Less Is More: Make 2013 The Year You Buy Things Differently

While Americans often complain about our jobs getting shipped overseas, the simple fact is that the global marketplace lets us receive goods for an incredibly low price. 

We are paying less than our parents and grandparents did for goods, yet we have more debt and less money.

What happened?

I recently watched the movie King Corn, a documentary in part about the way our crops are grown and our animals are fed.

Regardless of how you feel about genetically modified crops and conventionally grown beef, the documentary was informative about the agricultural policy change in the 1970s.  While the United States used to carefully rotate crops and limit the crops that came to market, all of that changed when Earl Butz became the Secretary of Agriculture in 1971.  He urged all farmers to plant as much corn as they could, and as a result of his policy changes, food prices dropped radically.  Butz said in the movie, “The basis of our affluence is that we spend less on food now. . .We feed ourselves with approximately 16 to 17% of our take home pay.”
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3 Ways to Have a Less Commercialized Holiday Season

Are you feeling like scrooge yet? 

I love the holiday season and all of the festivities, but the commercial aspect of it diminishes my joy.

Having to go out and fight the crowds to buy presents is an activity I enjoy about as much as going to the dentist for a root canal.  The longer I wait to shop, the meaner and angrier people at the mall seem to be.

What’s even worse is that studies show that many recipients don’t even appreciate or value our gifts.

“Despite the fact that people spend a significant amount of time and money on gift-giving, their purchases often are less appreciated than they might hope,” say business school professors Francis Flynn of Stanford University and Francesca Gino of Harvard University in a study published in 2011 (WSJ).

Based on my own personal experience, I can attest that this is true.

Last year my mom was most happy to give me a Mint, which is a vacuum/mop that runs on its own presumably to clean the floors while you are doing other things.  My mom is a clean freak, while we, well, we are not.  She thought this would be the perfect gift.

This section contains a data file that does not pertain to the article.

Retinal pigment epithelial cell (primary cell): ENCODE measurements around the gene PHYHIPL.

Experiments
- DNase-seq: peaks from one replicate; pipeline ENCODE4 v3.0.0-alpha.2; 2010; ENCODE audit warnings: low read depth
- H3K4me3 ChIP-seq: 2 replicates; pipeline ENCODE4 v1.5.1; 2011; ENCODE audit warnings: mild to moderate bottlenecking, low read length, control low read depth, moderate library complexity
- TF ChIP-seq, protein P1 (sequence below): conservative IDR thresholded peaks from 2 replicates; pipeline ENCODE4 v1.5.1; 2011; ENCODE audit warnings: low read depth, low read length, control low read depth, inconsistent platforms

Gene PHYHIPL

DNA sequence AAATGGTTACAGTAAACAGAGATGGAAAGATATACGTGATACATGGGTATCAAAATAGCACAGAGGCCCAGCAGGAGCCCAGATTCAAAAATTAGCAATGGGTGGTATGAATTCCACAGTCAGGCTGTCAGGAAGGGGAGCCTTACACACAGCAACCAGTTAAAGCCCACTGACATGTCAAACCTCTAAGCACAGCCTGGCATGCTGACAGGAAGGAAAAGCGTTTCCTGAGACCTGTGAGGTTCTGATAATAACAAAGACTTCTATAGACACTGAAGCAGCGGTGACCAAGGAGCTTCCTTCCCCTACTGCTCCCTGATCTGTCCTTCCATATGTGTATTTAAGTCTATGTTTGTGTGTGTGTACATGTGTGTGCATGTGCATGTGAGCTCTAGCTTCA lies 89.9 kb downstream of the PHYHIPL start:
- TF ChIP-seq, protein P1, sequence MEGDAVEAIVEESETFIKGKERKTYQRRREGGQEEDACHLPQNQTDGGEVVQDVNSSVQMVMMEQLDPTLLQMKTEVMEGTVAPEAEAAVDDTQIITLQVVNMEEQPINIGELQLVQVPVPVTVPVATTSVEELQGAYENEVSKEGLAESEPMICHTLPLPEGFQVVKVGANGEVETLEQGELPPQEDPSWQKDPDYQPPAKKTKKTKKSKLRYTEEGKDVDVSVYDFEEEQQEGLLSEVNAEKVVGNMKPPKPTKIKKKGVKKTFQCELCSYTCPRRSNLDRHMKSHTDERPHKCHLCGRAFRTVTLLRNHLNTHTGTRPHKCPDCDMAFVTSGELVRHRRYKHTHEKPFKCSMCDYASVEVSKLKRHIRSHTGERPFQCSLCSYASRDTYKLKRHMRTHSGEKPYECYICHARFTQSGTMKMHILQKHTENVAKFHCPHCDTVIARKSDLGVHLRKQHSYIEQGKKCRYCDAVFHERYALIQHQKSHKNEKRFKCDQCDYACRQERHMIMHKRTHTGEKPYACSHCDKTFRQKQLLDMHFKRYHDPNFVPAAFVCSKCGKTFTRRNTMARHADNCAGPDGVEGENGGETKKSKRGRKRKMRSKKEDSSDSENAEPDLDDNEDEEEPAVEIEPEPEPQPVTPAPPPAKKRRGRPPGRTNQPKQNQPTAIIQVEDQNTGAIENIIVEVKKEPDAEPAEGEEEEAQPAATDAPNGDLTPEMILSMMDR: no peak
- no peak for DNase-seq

The problem?
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Thank the Troops This Holiday Season By Giving Back to Them

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There is probably no other holiday season that evokes a desire to be home, surrounded by family and friends more than the end-of-the-year holidays. 

For many American soldiers who are stationed far away, they can only dream about going home.  Not only do they experience a sense of longing for family and friends, but they also miss the creature comforts of home as well as the holiday rituals and celebrations.

American service men and women leave their families to protect and defend our rights, and they risk death doing their jobs.  The holidays are a perfect time to give back and tell the troops how much they are appreciated by doing something kind for them this holiday season.

There are many ways you can do this.

You can choose to simply make a donation, to send a card, or to make a longer term commitment to a troop member.  There are even organizations that let you donate to the needy citizens of the country where the troop member is stationed.

Here are Some Organizations to Consider Donating to and Give Thanks to Our Troops:

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7 Ways to Be Frugal Right Now